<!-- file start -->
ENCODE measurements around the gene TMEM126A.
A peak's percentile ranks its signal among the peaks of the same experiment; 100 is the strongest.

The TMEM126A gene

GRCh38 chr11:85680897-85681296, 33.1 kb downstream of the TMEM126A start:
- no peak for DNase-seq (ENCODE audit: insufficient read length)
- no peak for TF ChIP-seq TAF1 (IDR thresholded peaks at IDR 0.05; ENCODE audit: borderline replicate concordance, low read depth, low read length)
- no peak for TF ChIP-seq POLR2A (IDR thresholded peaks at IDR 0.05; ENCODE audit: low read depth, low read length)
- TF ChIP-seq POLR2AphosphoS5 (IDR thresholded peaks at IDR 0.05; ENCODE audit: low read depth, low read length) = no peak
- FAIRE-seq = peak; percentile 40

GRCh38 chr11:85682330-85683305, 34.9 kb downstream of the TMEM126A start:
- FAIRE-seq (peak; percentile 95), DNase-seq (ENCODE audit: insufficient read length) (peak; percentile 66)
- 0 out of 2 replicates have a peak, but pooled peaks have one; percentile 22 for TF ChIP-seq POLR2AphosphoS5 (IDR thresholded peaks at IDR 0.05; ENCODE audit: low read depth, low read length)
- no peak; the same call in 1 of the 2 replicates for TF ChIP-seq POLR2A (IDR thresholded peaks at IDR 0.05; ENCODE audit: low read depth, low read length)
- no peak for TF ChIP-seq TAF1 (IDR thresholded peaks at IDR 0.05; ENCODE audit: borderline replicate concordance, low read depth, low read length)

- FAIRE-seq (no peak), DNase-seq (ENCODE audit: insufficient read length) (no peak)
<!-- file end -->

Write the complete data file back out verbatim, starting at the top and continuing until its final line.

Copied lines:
ENCODE measurements around the gene TMEM126A.
A peak's percentile ranks its signal among the peaks of the same experiment; 100 is the strongest.

The TMEM126A gene

GRCh38 chr11:85680897-85681296, 33.1 kb downstream of the TMEM126A start:
- no peak for DNase-seq (ENCODE audit: insufficient read length)
- no peak for TF ChIP-seq TAF1 (IDR thresholded peaks at IDR 0.05; ENCODE audit: borderline replicate concordance, low read depth, low read length)
- no peak for TF ChIP-seq POLR2A (IDR thresholded peaks at IDR 0.05; ENCODE audit: low read depth, low read length)
- TF ChIP-seq POLR2AphosphoS5 (IDR thresholded peaks at IDR 0.05; ENCODE audit: low read depth, low read length) = no peak
- FAIRE-seq = peak; percentile 40

GRCh38 chr11:85682330-85683305, 34.9 kb downstream of the TMEM126A start:
- FAIRE-seq (peak; percentile 95), DNase-seq (ENCODE audit: insufficient read length) (peak; percentile 66)
- 0 out of 2 replicates have a peak, but pooled peaks have one; percentile 22 for TF ChIP-seq POLR2AphosphoS5 (IDR thresholded peaks at IDR 0.05; ENCODE audit: low read depth, low read length)
- no peak; the same call in 1 of the 2 replicates for TF ChIP-seq POLR2A (IDR thresholded peaks at IDR 0.05; ENCODE audit: low read depth, low read length)
- no peak for TF ChIP-seq TAF1 (IDR thresholded peaks at IDR 0.05; ENCODE audit: borderline replicate concordance, low read depth, low read length)

- FAIRE-seq (no peak), DNase-seq (ENCODE audit: insufficient read length) (no peak)